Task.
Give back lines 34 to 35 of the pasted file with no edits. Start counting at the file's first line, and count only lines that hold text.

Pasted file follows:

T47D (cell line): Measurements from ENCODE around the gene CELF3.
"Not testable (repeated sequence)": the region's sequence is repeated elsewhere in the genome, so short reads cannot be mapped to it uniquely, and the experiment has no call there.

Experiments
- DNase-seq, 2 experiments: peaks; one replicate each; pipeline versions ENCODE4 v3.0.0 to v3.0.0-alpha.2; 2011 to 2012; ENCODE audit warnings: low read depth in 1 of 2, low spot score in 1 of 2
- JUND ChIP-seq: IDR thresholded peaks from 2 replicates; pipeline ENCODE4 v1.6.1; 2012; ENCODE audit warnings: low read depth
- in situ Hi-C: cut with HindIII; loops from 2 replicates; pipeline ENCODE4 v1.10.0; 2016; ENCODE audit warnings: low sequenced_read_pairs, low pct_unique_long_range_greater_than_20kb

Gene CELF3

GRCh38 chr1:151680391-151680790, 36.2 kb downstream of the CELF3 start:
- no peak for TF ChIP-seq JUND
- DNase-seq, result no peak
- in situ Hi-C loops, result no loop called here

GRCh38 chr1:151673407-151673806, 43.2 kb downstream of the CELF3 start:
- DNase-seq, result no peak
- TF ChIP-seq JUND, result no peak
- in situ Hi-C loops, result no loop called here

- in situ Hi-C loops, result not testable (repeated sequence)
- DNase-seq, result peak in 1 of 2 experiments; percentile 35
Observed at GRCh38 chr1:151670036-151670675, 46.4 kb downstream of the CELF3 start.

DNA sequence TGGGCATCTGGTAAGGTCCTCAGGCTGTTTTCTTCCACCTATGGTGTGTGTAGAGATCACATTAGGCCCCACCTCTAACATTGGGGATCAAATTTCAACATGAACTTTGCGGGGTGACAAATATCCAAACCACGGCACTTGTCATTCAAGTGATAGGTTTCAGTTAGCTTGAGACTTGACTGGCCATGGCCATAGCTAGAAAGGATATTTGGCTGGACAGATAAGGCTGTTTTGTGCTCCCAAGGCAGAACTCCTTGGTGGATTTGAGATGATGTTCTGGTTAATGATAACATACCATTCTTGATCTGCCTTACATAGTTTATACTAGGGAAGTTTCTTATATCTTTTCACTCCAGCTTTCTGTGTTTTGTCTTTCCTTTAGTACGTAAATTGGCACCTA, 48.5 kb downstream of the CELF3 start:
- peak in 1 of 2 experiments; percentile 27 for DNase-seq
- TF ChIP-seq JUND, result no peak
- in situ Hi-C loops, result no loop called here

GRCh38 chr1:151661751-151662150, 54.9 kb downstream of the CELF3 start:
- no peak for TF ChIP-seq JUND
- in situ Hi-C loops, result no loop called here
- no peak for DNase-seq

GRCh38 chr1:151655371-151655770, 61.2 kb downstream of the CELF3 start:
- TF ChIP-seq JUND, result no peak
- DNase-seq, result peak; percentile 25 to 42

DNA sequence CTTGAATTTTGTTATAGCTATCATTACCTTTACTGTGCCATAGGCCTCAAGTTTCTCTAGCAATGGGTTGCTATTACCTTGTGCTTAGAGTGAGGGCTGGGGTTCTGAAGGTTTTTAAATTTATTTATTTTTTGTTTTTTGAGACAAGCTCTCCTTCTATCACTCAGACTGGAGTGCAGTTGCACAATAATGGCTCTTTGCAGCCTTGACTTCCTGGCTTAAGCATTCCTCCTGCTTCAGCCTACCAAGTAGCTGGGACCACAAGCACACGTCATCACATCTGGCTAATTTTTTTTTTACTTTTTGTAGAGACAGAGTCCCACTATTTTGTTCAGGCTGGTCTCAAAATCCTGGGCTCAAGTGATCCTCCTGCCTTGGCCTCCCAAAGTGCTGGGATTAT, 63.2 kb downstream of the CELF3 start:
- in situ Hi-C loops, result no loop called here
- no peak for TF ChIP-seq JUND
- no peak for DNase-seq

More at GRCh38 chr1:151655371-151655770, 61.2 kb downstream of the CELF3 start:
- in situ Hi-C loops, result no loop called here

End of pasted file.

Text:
More at GRCh38 chr1:151655371-151655770, 61.2 kb downstream of the CELF3 start:
- in situ Hi-C loops, result no loop called here